After last months huge transmitting triode, this months tube will be at the opposite end of the size spectrum, the 6X4.
The 6X4 is an indirectly heated full wave rectifier tube for small currents. Ideally suited for preamplifiers.
The 6X4 is a miniature 7 pin tube. The base diagram is shown on the left. It has a 6.3V heater which consumes a very modest 0.6A. The maximum DC output current is specified as 77mA. Due to the limited peak inverse voltage capability the maximum reachable DC output voltage stays below 400V. As such the tube is ideally suited for situations in which only small current is needed for example preamplifiers, separate supplies for driver stages in power amps or bias supplies. With it's small size and very modest heater power it can be mounted pretty much anywhere. Even inside a chassis is possible with the proper ventilation. The tube is only 6cm high and has less than
20mm diameter. Being directly heated it provides a delayed start of the output voltage with a slow ramp. The 6X4 does not seem to be very popular any more among amplifier builders. I myself am guilty of ignoring it so I cannot share any practical experience with this tube. But there is no reason why it wouldn't perform well. If space is limited and not much heater power is available this tube can be just the ticket. NOS tubes can still be found and also finding good quality 7 pin sockets is not a problem. Since I never used 6X4s for any project, I did not stock up many of them. I only have a few ruggedised 6X4W tubes made by Raytheon. See the datasheet for all technical details. Quite remarkable is the shock resistance which is stated up to 700G(!) for the 'W' version.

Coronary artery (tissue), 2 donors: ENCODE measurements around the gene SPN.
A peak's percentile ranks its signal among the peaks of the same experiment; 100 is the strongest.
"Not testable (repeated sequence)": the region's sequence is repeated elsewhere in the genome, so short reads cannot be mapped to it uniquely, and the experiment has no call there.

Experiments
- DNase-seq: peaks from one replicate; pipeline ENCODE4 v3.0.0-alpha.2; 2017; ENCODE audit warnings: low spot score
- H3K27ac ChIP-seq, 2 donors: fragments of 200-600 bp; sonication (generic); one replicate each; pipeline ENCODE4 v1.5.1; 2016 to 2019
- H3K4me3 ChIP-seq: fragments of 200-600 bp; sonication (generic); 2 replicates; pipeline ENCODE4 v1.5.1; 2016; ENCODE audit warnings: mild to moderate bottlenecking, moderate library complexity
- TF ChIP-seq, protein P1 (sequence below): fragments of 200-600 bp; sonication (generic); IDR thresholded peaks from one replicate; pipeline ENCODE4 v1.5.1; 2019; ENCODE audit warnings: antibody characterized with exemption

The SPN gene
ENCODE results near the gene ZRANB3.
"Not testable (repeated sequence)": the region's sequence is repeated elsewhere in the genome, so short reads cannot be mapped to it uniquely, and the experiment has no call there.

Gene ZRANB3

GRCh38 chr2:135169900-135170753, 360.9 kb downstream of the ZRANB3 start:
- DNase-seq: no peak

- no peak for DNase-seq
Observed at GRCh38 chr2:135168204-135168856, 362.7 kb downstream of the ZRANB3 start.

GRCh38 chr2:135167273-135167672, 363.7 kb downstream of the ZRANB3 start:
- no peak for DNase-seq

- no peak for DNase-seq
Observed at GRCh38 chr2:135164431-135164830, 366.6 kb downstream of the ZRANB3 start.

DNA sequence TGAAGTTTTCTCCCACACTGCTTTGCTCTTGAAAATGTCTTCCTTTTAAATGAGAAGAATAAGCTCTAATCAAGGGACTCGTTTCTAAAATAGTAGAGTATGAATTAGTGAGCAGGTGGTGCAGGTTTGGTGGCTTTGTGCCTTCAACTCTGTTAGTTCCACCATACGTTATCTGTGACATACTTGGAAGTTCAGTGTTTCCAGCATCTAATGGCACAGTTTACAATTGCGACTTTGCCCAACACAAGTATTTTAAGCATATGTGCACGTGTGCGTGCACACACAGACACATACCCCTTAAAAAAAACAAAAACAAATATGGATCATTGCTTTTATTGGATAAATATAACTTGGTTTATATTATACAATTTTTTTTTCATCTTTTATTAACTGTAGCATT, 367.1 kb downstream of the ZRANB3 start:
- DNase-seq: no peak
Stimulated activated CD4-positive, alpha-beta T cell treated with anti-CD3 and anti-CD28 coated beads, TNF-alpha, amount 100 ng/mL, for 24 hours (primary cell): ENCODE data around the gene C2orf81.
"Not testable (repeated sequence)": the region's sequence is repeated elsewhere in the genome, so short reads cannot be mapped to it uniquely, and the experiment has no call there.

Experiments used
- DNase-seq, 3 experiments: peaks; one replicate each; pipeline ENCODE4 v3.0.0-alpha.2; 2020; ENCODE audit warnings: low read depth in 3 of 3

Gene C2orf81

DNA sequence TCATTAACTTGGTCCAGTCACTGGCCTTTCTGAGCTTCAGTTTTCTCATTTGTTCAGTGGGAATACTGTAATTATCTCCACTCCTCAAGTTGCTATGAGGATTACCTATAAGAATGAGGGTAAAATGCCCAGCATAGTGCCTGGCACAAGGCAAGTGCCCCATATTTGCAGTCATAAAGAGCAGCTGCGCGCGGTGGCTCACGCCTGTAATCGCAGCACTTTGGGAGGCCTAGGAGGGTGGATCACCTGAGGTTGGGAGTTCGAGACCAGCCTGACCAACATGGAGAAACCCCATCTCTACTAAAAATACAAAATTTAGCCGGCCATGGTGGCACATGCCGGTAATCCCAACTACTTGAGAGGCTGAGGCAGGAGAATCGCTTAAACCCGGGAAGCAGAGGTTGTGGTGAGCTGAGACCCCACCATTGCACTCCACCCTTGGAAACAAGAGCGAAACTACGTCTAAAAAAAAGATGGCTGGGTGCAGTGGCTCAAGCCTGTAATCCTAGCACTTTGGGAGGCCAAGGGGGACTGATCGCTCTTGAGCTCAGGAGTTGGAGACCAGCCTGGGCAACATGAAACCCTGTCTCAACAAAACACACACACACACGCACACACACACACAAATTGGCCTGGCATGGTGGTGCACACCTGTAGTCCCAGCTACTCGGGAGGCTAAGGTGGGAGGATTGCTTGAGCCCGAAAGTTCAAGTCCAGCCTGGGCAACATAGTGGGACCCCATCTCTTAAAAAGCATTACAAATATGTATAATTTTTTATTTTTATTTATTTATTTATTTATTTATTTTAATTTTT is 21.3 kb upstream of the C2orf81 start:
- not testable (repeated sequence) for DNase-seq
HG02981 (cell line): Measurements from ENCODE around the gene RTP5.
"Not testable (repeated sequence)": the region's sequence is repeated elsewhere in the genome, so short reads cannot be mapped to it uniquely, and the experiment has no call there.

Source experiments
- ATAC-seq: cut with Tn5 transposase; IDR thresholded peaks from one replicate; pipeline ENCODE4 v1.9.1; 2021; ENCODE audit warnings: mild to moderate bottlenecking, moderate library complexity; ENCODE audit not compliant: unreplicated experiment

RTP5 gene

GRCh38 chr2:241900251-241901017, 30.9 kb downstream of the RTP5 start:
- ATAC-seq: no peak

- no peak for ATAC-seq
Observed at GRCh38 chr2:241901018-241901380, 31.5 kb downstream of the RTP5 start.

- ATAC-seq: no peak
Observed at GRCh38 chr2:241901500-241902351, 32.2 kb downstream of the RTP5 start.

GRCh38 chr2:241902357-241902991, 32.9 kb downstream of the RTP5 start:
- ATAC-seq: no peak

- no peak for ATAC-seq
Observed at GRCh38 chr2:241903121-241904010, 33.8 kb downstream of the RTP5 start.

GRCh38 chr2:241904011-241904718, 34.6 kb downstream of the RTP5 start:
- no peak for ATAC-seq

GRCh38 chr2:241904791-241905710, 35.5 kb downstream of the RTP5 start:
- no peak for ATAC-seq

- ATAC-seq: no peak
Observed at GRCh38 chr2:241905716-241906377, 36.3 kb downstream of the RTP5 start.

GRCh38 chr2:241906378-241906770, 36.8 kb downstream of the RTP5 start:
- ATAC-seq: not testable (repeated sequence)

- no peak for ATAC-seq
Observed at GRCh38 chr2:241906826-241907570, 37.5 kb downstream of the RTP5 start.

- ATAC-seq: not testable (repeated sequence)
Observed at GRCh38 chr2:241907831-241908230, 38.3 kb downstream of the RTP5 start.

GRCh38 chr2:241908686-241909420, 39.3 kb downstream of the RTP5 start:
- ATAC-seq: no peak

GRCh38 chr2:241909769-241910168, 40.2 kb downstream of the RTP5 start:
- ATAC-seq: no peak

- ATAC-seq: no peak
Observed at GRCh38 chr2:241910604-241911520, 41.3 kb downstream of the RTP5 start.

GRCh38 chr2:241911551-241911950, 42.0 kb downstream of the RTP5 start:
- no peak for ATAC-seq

The tube in it's full glory:
Views from other angles:
This tube came in a bland military box:
It has a nice internal support for secure shipping:
Some details of the tube:
Here one of the extra support rods is visible which braces the internals:
The two plates are very close to each other so that they almost seem to be a single piece:
To examine the construction in detail I opened one up:
The top mica:
The holder of the getter:
Very rugged construction indeed:
The bottom mica:
The heater wire coming out of the cathode:
The two support rods.
Now the cathode is visible between the two plates:
One of the plates:
A fine piece of vacuum tube engineering!